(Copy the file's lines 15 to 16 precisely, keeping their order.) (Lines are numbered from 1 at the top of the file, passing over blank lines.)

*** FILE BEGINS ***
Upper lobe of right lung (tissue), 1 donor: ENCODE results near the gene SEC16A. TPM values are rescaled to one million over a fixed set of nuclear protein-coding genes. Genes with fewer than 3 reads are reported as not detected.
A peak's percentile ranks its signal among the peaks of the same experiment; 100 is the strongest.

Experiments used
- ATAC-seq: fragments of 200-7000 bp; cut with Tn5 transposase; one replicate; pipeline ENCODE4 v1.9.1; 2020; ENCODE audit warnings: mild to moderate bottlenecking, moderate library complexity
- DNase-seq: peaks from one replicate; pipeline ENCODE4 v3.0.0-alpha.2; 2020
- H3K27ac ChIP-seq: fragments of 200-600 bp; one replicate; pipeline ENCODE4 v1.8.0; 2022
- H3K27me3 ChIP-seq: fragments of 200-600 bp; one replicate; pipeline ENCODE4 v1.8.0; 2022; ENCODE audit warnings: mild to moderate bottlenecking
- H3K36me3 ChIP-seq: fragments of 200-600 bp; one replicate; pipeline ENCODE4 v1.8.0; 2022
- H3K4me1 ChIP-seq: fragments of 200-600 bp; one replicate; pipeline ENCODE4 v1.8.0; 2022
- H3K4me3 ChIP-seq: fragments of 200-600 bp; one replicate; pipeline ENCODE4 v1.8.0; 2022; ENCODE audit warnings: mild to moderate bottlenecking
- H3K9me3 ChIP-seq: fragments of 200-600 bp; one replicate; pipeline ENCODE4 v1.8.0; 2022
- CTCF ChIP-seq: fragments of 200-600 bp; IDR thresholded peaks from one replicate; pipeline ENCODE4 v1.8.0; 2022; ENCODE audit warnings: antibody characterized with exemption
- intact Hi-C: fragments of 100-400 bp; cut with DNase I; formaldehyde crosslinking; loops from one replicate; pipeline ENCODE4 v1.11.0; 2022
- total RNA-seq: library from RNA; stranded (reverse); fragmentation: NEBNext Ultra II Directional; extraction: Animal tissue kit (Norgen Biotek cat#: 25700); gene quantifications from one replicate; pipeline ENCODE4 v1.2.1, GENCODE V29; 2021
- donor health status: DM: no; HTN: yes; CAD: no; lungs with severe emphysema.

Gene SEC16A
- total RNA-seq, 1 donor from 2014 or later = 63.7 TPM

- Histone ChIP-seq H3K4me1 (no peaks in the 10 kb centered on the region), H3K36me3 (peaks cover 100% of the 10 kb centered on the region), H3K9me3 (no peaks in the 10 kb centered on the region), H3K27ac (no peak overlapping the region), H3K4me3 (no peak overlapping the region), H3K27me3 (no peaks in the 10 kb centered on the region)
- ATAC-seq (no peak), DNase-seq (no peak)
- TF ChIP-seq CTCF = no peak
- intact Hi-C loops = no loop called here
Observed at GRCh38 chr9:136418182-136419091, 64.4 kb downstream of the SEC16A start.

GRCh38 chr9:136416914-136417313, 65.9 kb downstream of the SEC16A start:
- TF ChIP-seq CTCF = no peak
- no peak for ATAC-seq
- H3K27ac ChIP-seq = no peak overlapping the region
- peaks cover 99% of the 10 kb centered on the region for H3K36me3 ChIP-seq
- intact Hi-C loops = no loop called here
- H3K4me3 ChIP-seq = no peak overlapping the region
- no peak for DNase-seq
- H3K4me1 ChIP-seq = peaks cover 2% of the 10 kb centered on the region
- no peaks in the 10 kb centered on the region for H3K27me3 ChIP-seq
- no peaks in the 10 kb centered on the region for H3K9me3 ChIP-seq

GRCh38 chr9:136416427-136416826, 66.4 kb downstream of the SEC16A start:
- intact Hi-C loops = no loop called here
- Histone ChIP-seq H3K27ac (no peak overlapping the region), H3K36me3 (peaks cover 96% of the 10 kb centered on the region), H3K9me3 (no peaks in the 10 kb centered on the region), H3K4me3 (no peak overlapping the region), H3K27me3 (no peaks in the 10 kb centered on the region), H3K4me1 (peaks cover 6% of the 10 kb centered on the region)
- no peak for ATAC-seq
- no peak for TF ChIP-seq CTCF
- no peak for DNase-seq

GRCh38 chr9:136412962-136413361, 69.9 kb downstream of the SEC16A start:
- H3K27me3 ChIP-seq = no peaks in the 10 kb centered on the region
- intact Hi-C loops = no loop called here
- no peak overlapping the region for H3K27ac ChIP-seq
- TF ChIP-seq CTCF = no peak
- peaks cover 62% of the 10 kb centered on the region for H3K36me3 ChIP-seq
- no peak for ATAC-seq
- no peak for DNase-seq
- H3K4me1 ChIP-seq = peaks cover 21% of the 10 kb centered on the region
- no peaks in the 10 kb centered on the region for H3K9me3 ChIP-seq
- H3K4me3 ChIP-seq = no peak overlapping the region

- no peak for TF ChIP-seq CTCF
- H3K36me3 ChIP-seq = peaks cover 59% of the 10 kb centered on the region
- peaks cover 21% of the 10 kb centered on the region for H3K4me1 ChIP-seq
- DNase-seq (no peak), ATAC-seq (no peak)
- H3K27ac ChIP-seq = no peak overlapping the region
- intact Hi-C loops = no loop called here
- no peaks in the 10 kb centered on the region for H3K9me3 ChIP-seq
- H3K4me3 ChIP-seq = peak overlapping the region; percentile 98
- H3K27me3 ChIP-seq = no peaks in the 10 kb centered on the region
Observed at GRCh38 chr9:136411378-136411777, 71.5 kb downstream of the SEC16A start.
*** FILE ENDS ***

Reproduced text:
- donor health status: DM: no; HTN: yes; CAD: no; lungs with severe emphysema.

Gene SEC16A